Covid-19: PM hails vaccine approval and grassroots sport returns

Published
Related Topics

Here are five things you need to know about the coronavirus pandemic this Wednesday evening. We'll have another update for you on Thursday morning.

1. PM hails vaccine approval

Prime Minister Boris Johnson has hailed the approval of the Pfizer/BioNTech coronavirus vaccine, saying the "searchlights of science" had picked out the "invisible enemy". Speaking at a Downing Street press conference, Mr Johnson said scientists had performed "biological jiu-jitsu" to turn the virus on itself, after the UK became the first country in the world to approve the vaccine. The PM said the NHS would now embark on the "biggest programme of mass vaccination in the history of the UK" from next week. But he warned that it would be "some months before all the most vulnerable are protected". Read our explainers here on how vaccines are decided to be safe and how you will be able to get the vaccine.

Image source, PA Media
Image caption,
Boris Johnson said the "searchlights of science" had picked out the "invisible enemy"

2. Shoppers return after England's lockdown lifted

Shoppers have been out in force in stores across England after the four-week national lockdown ended and the revised system of Covid tiers came into force. There were queues outside stores early on Wednesday as non-essential shops were able to open their doors for the first time in weeks. Some retailers are extending their trading hours to try to recoup the loss in sales over the lockdown. It comes as more than 55 million people entered the toughest two tiers of restrictions. Want to know what the new rules are? You can check what you can do right now and why your area is in the level it is.

Image source, PA Media
Image caption,
Shoppers have returned to high streets across England as non-essential retailers can now reopen

3. Bonmarché joins high street casualties

The reopening of non-essential shops comes as another high street casualty was announced. In a torrid week for retailers that has already seen the collapse of retail empire Arcadia and Debenhams, Bonmarché fell into administration, putting more than 1,500 jobs at risk. Owner Philip Day's other chains - Edinburgh Woollen Mill, Peacocks and Ponden Home stores - went the same way last month. Administrators said Bonmarché's 225 stores would continue to trade while options for the business were explored.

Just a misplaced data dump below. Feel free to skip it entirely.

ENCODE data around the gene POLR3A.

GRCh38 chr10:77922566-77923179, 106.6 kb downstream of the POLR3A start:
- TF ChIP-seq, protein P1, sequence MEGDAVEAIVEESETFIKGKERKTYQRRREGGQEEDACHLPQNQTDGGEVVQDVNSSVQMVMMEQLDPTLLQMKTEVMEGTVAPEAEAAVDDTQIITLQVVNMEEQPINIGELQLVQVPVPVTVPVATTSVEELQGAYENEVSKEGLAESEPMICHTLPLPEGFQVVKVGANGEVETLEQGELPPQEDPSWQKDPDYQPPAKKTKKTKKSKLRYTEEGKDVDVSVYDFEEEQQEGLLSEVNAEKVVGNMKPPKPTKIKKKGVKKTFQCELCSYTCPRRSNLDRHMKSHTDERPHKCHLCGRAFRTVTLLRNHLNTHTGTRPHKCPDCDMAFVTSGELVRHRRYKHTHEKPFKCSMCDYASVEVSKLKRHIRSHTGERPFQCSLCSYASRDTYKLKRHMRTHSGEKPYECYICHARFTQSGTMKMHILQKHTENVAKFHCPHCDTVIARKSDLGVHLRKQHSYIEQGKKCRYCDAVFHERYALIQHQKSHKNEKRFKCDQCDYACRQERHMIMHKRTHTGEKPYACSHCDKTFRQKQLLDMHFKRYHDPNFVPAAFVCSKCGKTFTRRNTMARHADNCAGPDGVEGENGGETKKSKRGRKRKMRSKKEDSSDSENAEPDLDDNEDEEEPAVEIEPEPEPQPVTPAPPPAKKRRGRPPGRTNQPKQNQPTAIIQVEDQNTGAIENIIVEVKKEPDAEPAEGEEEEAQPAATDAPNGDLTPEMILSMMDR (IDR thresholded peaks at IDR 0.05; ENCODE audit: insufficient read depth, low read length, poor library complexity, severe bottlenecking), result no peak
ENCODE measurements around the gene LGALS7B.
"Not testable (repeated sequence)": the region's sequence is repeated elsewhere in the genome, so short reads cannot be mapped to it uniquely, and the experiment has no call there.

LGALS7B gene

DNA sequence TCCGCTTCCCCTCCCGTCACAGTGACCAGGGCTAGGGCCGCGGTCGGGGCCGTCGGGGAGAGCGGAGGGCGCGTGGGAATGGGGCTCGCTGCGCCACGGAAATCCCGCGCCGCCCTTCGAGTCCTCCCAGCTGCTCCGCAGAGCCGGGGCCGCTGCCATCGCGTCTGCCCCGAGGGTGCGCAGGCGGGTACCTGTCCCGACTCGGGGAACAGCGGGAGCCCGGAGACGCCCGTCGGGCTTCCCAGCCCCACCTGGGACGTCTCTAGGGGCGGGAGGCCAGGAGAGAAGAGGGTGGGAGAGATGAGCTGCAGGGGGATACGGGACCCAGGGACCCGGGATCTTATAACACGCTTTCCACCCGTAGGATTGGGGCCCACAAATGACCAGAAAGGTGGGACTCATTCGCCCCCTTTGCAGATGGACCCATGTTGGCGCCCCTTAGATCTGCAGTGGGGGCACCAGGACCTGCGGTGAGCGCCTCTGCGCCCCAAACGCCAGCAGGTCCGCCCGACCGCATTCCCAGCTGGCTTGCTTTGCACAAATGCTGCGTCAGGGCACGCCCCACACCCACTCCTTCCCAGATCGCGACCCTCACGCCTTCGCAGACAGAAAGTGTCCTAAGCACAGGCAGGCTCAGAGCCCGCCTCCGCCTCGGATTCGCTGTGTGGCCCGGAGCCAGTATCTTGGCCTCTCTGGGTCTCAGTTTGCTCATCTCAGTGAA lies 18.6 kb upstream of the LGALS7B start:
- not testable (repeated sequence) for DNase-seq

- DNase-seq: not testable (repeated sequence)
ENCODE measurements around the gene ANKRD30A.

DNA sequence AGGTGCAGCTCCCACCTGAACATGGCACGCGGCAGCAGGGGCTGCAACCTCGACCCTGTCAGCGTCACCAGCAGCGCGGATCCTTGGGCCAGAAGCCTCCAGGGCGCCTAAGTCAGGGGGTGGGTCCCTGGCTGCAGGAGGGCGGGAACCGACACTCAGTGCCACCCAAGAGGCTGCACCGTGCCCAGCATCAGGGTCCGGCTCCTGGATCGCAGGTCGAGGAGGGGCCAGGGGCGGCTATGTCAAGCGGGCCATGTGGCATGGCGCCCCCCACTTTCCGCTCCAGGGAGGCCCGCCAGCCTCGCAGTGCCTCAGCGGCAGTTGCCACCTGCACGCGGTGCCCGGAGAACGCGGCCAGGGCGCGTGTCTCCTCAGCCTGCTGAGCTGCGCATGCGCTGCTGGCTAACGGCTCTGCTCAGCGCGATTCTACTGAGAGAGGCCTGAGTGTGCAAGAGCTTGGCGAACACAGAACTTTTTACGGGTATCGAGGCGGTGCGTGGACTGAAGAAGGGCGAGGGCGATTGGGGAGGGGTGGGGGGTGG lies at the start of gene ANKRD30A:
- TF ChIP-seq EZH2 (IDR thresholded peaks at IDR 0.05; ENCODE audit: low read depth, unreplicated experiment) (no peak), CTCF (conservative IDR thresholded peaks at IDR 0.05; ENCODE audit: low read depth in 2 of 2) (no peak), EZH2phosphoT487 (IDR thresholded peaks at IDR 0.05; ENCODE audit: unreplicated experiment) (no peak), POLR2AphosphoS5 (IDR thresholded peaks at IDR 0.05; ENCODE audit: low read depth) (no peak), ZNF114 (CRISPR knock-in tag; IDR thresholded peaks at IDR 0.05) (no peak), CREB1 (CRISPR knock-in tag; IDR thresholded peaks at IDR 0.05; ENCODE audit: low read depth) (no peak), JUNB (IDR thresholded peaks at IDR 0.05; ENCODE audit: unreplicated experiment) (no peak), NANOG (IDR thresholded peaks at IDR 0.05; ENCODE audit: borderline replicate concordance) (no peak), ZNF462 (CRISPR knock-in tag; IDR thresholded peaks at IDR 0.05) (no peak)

Image source, Geography Photos

4. Tesco to repay £585m business rates relief

Tesco is to repay £585m worth of business rates relief - months after paying hundreds of millions of pounds worth of dividends to shareholders. The supermarket giant said the business rates holiday, aimed at keeping struggling businesses alive during the pandemic, had been hugely important at the time, but its business had proven "resilient". In October, it announced half-yearly profits had risen 28.7% compared with the year before as online orders doubled and people bought more food. The company was criticised at the time for paying a £315m dividend to shareholders, having benefitted from the government's help.

Image source, Getty Images

5. Grassroots sport returns

And there's good news for sporting enthusiasts. A number of amateur sports are able to resume in England for the first time in nearly a month following the lifting of the lockdown. The FA confirmed that organised grassroots football can take place outdoors in all three tiers, with certain restrictions in place. And for some parts of England, a limited number of fans will be allowed to return to stadiums. But a BBC Sport poll suggests fans are split about whether they should be allowed to return to matches before a vaccine is available. Here we look at five key points about the new coronavirus guidance for grassroots sport in England.

Image source, Getty Images

And don't forget...

Find more information, advice and guides on our coronavirus page.

Plus, ministers say the tougher tiers are needed to stop the NHS being overwhelmed, but is that true? Our health correspondent Nick Triggle looks closely.

Image source, BBC

What questions do you have about coronavirus?

In some cases, your question will be published, displaying your name, age and location as you provide it, unless you state otherwise. Your contact details will never be published. Please ensure you have read our terms & conditions and privacy policy.

Use this form to ask your question:

If you are reading this page and can't see the form you will need to visit the mobile version of the BBC website to submit your question or send them via email to YourQuestions@bbc.co.uk. Please include your name, age and location with any question you send in.